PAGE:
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Controller Area Network

Controller Area Network (CAN) is a serial bus standard developed by Robert Bosch GmbH for connecting devices. It was initially created for the automotive market but now its applications go from high speed networks to low cost multiplex wiring.

Its specification describes mainly the data link layer - comprised by logical link control (LLC) sublayer and the Media Access Control (MAC) sublayer - and some aspects of the physical layer of the ISO/OSI Reference Model. All the other protocol layers are left to the network designer's choice.

In the CAN model, all devices are connected to a single shared bus and they are all allowed to start a transmission. Therefore, a Carrier Sense Multiple Access / Collision Resolution (CSMA/CR) scheme is implemented, i.e. if two or more devices start transmitting at same time, there is a priority based arbitration scheme to decide which one will be granted permission to continue transmitting.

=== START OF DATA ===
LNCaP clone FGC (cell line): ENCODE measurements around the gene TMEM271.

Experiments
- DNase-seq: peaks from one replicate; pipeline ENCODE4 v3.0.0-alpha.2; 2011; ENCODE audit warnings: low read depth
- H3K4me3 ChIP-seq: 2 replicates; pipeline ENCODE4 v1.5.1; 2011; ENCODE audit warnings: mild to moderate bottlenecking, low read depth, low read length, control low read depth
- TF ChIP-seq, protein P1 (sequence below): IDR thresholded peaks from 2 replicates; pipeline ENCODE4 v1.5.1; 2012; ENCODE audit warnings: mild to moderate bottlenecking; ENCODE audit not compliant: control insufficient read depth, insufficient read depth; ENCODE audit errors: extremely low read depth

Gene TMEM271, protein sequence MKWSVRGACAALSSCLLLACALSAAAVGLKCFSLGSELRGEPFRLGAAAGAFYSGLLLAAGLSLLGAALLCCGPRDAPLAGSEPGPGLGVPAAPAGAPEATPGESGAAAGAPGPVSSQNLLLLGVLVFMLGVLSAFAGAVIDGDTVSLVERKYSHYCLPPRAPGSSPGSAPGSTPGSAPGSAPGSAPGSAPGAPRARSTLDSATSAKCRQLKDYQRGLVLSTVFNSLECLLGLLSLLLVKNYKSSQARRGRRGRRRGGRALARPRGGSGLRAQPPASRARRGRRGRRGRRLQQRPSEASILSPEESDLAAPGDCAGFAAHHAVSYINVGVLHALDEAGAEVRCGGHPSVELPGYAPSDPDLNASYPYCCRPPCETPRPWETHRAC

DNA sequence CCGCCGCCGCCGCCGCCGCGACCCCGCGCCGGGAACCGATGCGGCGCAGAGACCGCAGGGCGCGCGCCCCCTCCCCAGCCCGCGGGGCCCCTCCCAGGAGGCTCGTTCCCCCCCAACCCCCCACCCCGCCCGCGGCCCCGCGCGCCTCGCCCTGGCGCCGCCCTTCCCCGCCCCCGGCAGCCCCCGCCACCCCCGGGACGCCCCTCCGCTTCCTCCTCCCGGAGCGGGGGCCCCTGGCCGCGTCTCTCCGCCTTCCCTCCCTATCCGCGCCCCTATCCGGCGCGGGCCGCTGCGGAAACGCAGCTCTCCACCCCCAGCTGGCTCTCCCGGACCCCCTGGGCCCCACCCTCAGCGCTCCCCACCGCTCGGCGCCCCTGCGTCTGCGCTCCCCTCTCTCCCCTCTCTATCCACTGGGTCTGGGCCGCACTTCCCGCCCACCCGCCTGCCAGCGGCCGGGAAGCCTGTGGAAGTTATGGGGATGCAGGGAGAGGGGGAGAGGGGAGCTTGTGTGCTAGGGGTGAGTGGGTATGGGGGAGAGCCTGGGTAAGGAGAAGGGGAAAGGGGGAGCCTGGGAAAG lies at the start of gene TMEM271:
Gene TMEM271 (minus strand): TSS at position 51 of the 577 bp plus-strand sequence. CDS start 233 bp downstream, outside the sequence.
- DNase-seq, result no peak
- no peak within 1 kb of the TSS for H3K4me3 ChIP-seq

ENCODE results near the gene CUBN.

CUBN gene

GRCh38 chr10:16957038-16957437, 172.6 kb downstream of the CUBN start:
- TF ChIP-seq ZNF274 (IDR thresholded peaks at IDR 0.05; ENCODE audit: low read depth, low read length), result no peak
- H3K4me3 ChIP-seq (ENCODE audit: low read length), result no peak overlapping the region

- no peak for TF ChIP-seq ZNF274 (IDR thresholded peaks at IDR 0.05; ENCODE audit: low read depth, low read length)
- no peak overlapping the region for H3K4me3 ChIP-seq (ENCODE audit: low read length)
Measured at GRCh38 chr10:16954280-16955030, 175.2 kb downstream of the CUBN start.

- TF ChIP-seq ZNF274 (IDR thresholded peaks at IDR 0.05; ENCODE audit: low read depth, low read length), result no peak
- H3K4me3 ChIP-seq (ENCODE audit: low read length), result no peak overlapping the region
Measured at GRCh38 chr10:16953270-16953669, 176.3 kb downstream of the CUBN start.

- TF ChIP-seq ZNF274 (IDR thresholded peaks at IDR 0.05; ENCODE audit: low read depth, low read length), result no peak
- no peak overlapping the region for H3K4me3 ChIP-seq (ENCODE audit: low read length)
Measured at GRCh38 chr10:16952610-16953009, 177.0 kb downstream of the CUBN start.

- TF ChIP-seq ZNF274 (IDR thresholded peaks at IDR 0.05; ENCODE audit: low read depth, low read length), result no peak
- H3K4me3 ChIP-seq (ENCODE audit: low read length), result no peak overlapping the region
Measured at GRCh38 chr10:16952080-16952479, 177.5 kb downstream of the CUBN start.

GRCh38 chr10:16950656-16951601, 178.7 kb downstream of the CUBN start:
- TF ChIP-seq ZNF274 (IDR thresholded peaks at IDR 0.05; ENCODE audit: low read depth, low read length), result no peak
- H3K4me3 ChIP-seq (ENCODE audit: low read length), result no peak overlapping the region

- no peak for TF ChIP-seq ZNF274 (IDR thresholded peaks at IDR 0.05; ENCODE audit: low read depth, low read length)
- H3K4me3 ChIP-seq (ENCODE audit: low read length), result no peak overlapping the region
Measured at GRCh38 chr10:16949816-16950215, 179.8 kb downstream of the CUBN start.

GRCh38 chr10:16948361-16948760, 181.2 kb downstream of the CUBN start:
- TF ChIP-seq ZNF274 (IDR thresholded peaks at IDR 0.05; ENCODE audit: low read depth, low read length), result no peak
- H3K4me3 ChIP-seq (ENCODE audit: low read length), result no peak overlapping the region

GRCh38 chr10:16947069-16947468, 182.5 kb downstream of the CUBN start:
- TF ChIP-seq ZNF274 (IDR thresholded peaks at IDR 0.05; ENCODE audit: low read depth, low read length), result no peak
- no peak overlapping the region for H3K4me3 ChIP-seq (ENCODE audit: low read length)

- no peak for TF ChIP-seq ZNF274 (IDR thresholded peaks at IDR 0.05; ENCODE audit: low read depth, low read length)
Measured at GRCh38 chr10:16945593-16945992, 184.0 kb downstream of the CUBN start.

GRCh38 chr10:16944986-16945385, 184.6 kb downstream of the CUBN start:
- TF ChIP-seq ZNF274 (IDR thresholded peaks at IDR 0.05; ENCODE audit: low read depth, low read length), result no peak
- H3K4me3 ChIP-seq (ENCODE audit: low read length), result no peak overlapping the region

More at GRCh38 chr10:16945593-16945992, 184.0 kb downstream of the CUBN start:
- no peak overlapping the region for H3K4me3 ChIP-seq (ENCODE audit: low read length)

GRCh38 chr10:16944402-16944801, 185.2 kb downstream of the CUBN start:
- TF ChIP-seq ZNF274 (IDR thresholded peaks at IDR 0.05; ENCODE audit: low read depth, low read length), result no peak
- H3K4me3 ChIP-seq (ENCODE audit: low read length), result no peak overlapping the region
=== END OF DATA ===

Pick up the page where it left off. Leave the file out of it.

It a very robust protocol, with error detection and signalling, self-checking and fault confinement. Bitrates up to 1Mbit/s can be used.

There are currently two message formats:

  • The standard format: with 11 identifier bits
  • The extended format: with 29 identifier bits, as defined in the CAN Specification version 2.0.

In order to be compatible with CAN specification, the implementation must accept the standard format and may accept the extended format.

As only some parts of physical layer were defined, many implementations were created. The most used one is the ISO 11898 that uses a two-wire balanced signaling scheme.

Also, as the CAN standard does not include tasks of high layer protocols, such as flow control, device addressing and transportation of data blocks larger than one message, there were created many implementations of higher layer protocols. Among these are DeviceNet, CANopen, SDS and CAN Kingdom.

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